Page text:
• 2 tablespoons plus ½ teaspoon salt
      • 1 pound large shrimp, peeled and deveined
      • ¼ teaspoon sugar
      • ¼ teaspoon roasted and ground Sichuan
        peppercorns
      • 2 tablespoons peanut or vegetable oil
      • 1 tablespoon minced garlic
      • 1 tablespoon minced ginger
      • 1 teaspoon minced jalapeno chili, with seeds
      1. In a large bowl combine 1 tablespoon of the salt with 1 quart cold water. Add the shrimp and swish the shrimp in the water with your hand for about 30 seconds. Drain. Add 1 more tablespoon salt to the bowl with 1 quart cold water and repeat. Rinse the shrimp under cold water and set on several sheets of paper towels. With more paper towels, pat the shrimp dry. In a small bowl combine the remaining ½ teaspoon salt, sugar, and ground peppercorns.
      2. Heat a 14-inch flat-bottomed wok or 12-inch skillet over high heat until a bead of water vaporizes within 1 to 2 seconds of contact. Swirl in 1 tablespoon of the oil, add the garlic, ginger, and chili, then, using a metal spatula, stir-fry 10 seconds or until the aromatics are fragrant. Push the garlic mixture to the sides of the wok, carefully add the shrimp and spread them evenly in one layer in the wok. Cook undisturbed 1 minute, letting the shrimp begin to sear. Swirl in the remaining 1 tablespoon oil, and stir-fry 1 minute or until shrimp just begin to turn orange. Sprinkle on the salt mixture, and stir-fry 1 to 2 minutes or until the shrimp are just cooked. Serves 2 as a main dish with rice or 4 as part of a multicourse meal.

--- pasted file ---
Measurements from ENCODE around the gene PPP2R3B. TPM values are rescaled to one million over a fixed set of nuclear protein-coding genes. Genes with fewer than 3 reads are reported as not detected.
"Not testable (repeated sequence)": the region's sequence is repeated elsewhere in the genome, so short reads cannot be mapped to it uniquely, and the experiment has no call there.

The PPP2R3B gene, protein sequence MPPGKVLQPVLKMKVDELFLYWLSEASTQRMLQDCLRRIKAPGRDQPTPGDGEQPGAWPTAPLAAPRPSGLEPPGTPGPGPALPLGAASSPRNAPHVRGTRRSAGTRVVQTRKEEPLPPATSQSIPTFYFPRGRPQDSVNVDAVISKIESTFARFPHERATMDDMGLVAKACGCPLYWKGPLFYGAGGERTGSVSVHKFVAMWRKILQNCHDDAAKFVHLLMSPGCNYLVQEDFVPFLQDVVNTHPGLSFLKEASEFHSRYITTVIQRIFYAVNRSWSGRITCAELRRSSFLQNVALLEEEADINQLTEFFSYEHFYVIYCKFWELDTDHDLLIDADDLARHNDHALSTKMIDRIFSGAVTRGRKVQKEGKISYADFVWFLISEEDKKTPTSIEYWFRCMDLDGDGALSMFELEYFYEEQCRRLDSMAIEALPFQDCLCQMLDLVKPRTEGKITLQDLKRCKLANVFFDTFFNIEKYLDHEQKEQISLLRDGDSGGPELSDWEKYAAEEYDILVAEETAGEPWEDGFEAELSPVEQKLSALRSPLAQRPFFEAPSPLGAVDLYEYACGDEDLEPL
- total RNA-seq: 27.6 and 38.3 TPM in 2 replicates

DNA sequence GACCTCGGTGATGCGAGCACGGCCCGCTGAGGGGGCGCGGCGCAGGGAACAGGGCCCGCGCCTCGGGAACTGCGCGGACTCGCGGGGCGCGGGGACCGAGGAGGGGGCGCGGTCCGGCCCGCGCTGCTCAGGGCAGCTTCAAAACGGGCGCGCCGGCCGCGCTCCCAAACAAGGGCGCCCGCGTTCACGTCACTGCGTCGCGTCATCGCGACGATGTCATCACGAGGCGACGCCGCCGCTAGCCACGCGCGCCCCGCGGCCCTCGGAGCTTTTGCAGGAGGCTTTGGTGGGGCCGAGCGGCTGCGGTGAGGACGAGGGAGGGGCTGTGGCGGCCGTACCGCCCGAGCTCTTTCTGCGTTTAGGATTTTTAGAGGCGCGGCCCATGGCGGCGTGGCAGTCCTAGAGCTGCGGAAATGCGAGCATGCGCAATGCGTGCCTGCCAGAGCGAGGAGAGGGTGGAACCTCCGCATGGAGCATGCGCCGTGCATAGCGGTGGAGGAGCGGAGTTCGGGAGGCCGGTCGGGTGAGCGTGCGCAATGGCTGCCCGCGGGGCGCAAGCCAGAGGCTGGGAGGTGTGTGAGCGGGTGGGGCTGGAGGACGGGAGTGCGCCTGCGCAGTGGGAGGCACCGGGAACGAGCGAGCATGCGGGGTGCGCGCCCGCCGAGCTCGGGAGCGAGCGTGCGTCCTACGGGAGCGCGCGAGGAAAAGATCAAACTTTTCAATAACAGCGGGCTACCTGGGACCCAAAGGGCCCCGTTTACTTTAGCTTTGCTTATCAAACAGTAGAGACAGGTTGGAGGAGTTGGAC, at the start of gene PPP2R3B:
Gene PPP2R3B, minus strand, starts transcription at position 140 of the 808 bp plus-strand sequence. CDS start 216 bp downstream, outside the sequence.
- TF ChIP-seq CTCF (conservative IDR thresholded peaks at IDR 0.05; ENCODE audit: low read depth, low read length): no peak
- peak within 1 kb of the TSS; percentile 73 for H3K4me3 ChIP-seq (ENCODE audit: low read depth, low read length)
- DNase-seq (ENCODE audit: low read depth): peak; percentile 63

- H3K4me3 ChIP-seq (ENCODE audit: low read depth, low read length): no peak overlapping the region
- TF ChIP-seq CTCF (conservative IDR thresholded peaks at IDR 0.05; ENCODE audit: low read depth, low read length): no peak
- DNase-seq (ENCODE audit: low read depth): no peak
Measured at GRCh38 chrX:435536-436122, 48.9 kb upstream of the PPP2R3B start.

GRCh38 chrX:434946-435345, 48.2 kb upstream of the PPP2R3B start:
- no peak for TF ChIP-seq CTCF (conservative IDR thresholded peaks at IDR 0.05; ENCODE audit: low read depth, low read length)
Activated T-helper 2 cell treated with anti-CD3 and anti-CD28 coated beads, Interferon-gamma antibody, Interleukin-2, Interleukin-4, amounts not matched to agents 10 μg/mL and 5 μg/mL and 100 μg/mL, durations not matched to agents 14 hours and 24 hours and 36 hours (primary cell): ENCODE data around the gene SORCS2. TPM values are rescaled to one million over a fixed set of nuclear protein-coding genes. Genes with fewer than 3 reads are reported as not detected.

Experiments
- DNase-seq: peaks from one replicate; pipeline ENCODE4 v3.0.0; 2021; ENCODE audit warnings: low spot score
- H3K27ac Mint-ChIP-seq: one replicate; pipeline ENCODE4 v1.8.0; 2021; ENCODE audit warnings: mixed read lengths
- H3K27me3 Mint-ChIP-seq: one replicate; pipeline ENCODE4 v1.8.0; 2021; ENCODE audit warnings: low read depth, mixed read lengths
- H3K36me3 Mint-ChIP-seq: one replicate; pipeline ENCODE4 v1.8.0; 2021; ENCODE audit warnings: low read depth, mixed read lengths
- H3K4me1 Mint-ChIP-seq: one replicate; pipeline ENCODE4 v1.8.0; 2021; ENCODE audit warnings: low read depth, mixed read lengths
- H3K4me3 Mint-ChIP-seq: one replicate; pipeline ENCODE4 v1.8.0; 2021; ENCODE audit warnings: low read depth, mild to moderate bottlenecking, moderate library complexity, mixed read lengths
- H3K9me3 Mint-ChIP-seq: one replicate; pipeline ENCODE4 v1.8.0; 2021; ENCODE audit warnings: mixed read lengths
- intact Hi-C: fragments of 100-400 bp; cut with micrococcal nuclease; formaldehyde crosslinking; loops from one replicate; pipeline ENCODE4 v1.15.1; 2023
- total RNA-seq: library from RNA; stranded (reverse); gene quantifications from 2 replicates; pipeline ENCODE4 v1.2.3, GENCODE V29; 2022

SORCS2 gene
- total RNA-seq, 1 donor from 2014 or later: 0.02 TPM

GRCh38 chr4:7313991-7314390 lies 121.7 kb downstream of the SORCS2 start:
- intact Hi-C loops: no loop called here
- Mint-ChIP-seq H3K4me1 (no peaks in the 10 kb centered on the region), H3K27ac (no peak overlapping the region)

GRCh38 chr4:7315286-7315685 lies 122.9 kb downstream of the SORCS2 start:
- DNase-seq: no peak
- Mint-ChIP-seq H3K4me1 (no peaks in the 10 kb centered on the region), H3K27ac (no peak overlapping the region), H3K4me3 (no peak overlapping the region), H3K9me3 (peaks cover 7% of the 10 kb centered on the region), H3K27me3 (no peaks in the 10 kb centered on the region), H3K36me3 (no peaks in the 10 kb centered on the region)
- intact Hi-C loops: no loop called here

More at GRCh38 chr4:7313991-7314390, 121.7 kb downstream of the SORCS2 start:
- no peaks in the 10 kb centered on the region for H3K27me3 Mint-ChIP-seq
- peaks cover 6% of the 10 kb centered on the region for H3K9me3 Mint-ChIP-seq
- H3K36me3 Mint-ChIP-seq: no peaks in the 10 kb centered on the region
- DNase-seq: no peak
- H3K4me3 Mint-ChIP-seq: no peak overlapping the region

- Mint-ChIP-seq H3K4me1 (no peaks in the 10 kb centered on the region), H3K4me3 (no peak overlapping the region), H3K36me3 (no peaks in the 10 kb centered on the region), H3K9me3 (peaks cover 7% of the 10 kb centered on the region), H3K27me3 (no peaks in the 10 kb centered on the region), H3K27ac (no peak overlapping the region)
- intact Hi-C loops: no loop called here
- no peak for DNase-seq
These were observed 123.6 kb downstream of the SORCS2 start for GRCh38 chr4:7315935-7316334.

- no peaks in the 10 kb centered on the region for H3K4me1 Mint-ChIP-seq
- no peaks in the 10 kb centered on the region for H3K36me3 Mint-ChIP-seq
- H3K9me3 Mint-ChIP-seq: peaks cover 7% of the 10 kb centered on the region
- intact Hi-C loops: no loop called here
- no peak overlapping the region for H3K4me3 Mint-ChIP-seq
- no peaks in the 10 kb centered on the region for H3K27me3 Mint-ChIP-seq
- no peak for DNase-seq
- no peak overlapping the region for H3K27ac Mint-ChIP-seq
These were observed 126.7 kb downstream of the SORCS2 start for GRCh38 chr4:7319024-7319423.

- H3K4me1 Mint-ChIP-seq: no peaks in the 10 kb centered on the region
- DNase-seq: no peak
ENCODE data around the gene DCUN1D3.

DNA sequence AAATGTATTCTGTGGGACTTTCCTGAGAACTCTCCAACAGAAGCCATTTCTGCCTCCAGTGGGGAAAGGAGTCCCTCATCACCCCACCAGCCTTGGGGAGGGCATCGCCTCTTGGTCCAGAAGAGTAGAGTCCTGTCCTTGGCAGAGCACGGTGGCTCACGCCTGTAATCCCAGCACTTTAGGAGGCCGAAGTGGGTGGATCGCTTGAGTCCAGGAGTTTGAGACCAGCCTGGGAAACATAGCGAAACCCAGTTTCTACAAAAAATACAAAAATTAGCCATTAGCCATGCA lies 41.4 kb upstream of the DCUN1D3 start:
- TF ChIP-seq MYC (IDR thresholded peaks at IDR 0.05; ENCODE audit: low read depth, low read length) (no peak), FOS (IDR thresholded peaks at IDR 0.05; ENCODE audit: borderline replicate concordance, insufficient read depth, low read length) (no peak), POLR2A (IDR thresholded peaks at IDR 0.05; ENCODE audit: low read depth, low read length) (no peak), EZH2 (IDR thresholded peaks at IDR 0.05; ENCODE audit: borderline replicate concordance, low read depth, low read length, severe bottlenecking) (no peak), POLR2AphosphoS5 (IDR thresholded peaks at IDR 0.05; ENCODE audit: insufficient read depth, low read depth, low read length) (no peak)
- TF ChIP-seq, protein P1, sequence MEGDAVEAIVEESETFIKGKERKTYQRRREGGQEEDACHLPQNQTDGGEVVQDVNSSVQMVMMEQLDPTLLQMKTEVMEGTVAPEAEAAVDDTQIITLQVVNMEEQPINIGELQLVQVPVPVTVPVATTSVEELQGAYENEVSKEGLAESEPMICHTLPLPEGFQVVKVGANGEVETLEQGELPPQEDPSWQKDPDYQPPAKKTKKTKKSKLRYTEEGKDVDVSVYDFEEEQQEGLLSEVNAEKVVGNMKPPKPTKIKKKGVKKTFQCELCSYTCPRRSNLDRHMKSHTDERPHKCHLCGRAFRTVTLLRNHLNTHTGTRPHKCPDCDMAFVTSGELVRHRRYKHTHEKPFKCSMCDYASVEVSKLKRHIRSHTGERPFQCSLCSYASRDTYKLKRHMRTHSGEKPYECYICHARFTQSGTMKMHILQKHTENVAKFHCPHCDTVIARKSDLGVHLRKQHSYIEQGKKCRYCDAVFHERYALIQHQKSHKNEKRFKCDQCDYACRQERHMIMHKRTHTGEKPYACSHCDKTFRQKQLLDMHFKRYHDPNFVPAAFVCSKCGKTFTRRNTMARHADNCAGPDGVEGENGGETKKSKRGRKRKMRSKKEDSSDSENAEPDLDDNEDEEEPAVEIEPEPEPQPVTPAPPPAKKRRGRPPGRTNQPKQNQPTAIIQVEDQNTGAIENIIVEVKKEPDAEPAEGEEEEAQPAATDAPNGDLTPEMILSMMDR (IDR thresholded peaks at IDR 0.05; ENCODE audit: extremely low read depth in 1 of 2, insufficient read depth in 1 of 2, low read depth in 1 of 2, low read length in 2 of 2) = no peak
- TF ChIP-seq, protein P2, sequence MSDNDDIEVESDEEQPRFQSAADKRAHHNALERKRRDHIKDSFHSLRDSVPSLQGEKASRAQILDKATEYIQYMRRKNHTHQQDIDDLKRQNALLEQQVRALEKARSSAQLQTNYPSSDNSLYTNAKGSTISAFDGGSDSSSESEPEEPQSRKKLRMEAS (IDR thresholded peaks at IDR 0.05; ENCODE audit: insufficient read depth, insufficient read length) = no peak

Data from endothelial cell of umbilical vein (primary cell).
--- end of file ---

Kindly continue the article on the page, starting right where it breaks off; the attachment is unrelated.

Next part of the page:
• Cantonese-Style Stir-Fried Pork with Chinese Broccoli

      Stir-fried pork with Chinese broccoli is a Cantonese favorite and when I was growing up it was an essential menu item for every restaurant in San Francisco’s Chinatown. This recipe comes from Chef Danny Chan who has made this dish hundreds of times since he arrived in America in 1966 and began his career as a Chinese chef.

      • 12 ounces lean pork shoulder or butt, cut into ¼-inch-thick bite-sized slices
      • 2½ teaspoons cornstarch
      • 4 teaspoons soy sauce
      • 1 teaspoon Shao Hsing rice wine or dry sherry
      • 1 teaspoon minced plus 1 teaspoon sliced garlic
      • 1 teaspoon plus 2 tablespoons peanut or vegetable oil
      • 2 teaspoons oyster sauce
      • 1¼ teaspoon sesame oil
      • 1/8 teaspoon freshly ground pepper
      • 4 tablespoons chicken broth
      • 1½ teaspoons dark soy sauce